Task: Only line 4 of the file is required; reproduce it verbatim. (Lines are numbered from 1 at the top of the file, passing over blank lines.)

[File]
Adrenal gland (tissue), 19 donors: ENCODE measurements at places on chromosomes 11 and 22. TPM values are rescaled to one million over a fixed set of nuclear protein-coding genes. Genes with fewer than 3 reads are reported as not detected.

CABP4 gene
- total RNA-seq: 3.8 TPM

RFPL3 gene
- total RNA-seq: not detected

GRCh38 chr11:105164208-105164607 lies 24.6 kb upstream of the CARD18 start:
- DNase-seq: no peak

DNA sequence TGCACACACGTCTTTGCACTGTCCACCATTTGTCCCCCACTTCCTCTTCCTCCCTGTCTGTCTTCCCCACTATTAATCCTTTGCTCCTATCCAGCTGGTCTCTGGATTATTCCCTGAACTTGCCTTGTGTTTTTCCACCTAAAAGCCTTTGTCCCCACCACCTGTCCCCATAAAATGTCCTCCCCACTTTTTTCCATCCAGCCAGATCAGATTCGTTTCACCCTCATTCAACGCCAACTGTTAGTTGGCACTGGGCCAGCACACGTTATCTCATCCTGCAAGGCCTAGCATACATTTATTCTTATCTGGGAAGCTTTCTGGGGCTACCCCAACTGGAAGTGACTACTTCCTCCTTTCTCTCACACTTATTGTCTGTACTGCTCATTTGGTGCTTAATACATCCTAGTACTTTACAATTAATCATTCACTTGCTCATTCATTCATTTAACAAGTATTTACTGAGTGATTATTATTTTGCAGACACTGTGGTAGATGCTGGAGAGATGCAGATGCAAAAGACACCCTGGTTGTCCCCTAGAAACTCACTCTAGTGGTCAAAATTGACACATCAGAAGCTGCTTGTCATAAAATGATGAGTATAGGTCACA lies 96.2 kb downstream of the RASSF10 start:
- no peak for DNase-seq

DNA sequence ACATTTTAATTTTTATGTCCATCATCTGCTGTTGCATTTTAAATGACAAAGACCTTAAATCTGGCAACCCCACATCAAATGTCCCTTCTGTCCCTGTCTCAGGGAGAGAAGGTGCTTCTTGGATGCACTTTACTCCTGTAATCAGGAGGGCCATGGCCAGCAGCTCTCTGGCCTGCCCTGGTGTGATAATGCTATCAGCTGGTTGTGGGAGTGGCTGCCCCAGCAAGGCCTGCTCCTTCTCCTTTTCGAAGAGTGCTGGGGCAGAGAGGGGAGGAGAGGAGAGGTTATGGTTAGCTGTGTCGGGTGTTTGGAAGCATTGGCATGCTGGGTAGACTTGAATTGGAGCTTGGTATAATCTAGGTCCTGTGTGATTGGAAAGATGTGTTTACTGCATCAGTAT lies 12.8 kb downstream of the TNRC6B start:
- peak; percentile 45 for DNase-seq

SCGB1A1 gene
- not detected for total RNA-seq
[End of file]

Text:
RFPL3 gene